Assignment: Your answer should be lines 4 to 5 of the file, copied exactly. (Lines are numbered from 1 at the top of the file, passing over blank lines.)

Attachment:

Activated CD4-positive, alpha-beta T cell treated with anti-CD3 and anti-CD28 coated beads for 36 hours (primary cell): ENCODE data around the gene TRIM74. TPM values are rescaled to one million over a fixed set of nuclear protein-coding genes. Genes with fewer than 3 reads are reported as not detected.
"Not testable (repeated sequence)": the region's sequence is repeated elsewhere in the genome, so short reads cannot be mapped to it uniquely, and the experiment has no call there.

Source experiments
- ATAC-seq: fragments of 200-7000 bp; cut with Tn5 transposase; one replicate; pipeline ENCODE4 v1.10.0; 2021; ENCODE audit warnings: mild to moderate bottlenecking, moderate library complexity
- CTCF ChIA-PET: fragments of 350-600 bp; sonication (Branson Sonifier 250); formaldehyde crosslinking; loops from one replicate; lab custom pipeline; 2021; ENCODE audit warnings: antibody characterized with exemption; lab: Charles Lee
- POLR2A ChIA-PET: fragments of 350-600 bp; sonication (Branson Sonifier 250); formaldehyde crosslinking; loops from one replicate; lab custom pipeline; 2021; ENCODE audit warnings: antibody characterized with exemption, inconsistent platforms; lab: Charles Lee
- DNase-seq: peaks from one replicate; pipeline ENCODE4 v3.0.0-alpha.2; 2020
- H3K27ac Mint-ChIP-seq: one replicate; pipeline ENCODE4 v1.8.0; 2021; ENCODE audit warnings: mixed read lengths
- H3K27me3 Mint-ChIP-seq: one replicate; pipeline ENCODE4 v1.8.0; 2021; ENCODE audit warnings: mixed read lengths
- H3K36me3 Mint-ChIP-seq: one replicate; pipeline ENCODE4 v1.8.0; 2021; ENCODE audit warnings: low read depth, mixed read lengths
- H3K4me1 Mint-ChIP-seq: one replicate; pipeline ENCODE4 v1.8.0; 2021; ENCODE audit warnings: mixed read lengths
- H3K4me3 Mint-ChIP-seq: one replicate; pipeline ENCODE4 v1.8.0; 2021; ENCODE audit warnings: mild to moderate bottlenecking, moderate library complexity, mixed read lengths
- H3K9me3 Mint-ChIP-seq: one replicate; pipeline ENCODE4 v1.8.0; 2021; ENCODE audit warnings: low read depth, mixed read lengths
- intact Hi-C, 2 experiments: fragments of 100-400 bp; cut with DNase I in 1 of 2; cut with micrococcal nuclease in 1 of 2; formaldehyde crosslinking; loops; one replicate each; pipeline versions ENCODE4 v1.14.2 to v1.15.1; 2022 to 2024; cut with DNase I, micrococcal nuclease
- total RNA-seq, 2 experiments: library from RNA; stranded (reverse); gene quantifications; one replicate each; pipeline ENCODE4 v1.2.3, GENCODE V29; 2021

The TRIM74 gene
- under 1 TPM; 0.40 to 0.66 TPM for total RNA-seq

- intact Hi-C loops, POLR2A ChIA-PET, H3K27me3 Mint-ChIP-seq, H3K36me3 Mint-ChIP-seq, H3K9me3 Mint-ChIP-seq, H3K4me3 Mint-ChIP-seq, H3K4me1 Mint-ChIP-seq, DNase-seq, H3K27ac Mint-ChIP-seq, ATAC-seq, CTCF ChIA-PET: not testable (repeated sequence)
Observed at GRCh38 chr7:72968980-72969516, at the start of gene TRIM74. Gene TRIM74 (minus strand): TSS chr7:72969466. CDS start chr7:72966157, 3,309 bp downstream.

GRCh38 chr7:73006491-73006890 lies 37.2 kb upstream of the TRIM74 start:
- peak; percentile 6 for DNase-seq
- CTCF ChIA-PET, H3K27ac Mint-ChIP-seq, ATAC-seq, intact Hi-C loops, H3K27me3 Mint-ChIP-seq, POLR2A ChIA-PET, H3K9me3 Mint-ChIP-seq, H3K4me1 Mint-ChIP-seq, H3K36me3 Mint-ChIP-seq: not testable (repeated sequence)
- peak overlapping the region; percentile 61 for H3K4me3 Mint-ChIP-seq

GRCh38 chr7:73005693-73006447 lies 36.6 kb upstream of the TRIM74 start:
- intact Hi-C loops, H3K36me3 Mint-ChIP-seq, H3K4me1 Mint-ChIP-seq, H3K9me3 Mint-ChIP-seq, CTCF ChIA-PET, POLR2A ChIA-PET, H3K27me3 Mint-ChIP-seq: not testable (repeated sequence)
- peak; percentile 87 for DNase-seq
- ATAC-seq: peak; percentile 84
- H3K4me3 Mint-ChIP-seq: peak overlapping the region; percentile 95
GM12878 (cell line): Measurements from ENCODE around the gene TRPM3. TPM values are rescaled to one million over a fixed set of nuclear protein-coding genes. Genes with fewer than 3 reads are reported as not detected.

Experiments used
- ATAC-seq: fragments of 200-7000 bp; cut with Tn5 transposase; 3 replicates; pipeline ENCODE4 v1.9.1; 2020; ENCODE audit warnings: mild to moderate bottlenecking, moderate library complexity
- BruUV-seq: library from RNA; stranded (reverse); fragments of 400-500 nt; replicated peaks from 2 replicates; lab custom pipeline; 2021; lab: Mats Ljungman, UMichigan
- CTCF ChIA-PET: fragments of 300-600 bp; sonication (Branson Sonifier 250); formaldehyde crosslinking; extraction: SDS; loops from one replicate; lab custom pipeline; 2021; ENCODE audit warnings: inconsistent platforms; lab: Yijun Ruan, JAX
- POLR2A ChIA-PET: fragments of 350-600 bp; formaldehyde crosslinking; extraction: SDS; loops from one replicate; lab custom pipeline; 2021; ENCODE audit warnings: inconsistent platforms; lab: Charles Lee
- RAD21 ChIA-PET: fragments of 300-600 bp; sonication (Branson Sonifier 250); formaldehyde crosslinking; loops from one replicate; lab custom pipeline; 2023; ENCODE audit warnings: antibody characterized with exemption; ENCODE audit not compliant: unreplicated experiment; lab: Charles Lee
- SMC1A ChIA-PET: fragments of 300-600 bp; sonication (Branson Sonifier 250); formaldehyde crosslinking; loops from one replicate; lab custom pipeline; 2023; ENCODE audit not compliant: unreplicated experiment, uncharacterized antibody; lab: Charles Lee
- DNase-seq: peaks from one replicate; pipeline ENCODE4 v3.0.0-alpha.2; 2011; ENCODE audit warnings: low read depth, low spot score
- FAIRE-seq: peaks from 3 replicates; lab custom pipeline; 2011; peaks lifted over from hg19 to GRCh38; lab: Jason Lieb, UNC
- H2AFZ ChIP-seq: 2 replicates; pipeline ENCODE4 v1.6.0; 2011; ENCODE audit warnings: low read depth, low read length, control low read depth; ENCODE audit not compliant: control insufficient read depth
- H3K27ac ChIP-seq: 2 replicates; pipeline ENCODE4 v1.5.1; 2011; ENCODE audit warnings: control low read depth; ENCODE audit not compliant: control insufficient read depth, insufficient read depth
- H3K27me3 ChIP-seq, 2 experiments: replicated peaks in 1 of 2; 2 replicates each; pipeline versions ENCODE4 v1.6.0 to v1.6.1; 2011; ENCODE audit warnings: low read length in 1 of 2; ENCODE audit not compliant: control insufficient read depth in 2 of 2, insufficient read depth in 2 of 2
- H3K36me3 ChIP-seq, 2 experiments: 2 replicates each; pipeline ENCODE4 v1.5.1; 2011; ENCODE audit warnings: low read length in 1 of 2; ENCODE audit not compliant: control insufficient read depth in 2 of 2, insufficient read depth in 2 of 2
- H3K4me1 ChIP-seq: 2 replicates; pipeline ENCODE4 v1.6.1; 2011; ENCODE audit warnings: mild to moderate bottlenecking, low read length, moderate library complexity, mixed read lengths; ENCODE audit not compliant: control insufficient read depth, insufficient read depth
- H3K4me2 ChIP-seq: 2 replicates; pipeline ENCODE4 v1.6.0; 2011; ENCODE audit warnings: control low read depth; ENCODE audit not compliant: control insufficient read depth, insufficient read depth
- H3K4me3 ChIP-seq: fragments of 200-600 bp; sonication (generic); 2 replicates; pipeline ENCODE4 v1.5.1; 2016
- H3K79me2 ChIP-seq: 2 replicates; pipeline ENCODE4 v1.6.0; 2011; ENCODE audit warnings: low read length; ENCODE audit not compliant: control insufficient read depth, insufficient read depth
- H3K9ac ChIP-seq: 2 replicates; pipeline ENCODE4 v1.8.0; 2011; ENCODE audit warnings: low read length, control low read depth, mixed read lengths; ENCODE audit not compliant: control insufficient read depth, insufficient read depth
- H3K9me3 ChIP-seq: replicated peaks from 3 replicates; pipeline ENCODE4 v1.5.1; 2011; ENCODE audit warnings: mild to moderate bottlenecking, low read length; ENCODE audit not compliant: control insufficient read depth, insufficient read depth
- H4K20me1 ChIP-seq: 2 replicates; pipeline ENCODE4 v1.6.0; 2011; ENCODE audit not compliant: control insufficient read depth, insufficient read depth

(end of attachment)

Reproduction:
- ATAC-seq: fragments of 200-7000 bp; cut with Tn5 transposase; one replicate; pipeline ENCODE4 v1.10.0; 2021; ENCODE audit warnings: mild to moderate bottlenecking, moderate library complexity
- CTCF ChIA-PET: fragments of 350-600 bp; sonication (Branson Sonifier 250); formaldehyde crosslinking; loops from one replicate; lab custom pipeline; 2021; ENCODE audit warnings: antibody characterized with exemption; lab: Charles Lee